Marie Huber | Chercheuse associée
Philipps Universität Marburg
Marie Huber étudie l'histoire du développement et de la construction des nations en Afrique dans une perspective d'histoire globale, ainsi que l'émergence et la circulation transnationales des connaissances et le développement des attentes économiques. Elle est titulaire d'un doctorat en histoire de l'université Humboldt de Berlin.
Sujet de recherche
Dans son projet de doctorat et son premier livre, Marie s'est penchée sur l'exemple éthiopien pour examiner l'exécution de la Convention du patrimoine mondial dans les pays en développement.
Titre de la thèseDeveloping Heritage - Developing Countries, Ethiopian Nation-Building and the Origins of UNESCO World Heritage, 1960-1980
Eurafrica in the Jet Age – Air Transport and new economic spaces between Africa and Europe after 1950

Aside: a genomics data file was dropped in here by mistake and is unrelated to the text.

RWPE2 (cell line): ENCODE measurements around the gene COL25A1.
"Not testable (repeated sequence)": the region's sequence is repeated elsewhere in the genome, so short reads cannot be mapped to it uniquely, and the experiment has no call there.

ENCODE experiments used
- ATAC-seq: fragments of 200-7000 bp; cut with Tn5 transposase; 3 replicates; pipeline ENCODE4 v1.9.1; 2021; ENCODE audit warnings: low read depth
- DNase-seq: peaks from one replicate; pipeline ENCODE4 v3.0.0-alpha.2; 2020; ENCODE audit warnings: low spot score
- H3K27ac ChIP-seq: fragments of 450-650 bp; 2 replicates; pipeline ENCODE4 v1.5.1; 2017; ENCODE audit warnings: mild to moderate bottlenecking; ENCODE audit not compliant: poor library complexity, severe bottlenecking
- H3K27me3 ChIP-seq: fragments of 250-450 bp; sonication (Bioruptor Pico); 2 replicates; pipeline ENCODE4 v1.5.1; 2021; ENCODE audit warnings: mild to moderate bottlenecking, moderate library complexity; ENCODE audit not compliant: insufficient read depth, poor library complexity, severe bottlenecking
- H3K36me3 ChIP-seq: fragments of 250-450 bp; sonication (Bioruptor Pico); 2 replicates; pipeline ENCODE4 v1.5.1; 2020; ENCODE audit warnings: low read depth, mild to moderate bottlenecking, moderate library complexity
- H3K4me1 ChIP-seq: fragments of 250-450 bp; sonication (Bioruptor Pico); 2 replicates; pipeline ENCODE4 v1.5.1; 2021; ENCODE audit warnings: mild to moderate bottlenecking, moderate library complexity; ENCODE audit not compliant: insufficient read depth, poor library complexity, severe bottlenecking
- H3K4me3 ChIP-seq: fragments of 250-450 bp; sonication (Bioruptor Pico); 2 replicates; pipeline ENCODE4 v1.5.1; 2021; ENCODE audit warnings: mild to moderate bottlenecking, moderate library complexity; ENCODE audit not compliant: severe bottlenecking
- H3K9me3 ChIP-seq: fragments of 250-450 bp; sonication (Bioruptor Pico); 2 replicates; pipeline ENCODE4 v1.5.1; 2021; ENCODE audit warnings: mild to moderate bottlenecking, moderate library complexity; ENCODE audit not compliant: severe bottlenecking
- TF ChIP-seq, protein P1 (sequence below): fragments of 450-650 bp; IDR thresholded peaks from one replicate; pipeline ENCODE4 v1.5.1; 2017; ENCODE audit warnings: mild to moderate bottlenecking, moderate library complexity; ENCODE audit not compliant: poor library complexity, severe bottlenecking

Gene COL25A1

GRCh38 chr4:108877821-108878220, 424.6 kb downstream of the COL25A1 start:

Four airlines: Air Afrique, Ethiopian Airlines, Union Aéromaritime du Transport (UTA) and Lufthansa will serve as case studies and be analysed from a business and political viewpoint, based on records of government institutions and international organisations, trade journals, interviews with former managers and civil servants, and, where available, corporate archives. Each of these airlines played an important and distinct role in building up the infrastructure for air transport between Europe and Africa after 1950. The West African multinational airline Air Afrique, was formed when 11 francophone states of Africa joined their airspace rights, initially taking over infrastructure and equipment as well as a small fleet from the French. Ethiopian airlines was and still is considered the most successful African airline, set up in the early 1950s with the help of US American managers from the US American Trans World Airlines (TWA), but soon fully Africanised and operating with profit. The French Union de Transports Aériens (UTA) was founded with state funds, as a private company, and one of three major national carriers in the framework of a strict government-controlled air transport sector. The company took over the former colonial network of routes in Africa, it also owned 33 % of the shares in Air Afrique. After 1945, the German flag carrier Luftag, to be renamed Lufthansa in 1954, faced financial difficulties and restrictions to aerial sovereignty, but due to the importance of Frankfurt in international air travel and the economic growth occurring from the mid- 1950s on, the state-owned airline expanded operations throughout the 1960s and 1970s and became an important provider of European-African transport. My key hypothesis is that efforts to produce a distinct Eurafrican airspace between African and European political and economic actors were supposed to foster European integration and to mitigate the impact of US power and Cold War dynamics on European and African states and economies. Air transport is a key element to both the theoretical and practical dimensions of the unfolding of high modernity from the 1960s, which was characterised by the increasing international connectivity and dependency of markets, production, and consumption – and an increasing need for global mobility. By using airlines as a lens, we can understand how economic and political relations were intertwined and resolved on a day-to-day basis of business operations.